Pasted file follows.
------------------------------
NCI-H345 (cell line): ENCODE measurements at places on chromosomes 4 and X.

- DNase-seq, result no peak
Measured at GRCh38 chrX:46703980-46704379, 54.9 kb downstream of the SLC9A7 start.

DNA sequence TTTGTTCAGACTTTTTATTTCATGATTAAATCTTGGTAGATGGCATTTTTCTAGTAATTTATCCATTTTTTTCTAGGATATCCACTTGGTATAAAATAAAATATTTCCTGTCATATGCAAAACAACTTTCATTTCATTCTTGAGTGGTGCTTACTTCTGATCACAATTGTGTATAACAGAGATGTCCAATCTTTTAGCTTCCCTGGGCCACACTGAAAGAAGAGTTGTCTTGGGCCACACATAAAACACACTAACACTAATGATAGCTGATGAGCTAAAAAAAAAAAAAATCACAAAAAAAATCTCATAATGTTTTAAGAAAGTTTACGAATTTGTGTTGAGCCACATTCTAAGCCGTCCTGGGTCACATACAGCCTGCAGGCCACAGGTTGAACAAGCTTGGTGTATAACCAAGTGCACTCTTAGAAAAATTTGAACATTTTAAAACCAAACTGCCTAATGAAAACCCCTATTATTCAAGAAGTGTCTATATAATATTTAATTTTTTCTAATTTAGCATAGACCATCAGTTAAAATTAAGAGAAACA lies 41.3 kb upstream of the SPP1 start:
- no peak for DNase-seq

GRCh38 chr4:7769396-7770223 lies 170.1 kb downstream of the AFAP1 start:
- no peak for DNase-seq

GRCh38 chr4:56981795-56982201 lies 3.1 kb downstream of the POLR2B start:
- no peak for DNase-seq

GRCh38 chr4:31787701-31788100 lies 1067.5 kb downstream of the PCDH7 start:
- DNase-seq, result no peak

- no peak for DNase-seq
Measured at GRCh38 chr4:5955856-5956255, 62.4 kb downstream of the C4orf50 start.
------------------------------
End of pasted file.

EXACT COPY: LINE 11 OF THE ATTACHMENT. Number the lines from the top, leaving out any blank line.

- DNase-seq, result no peak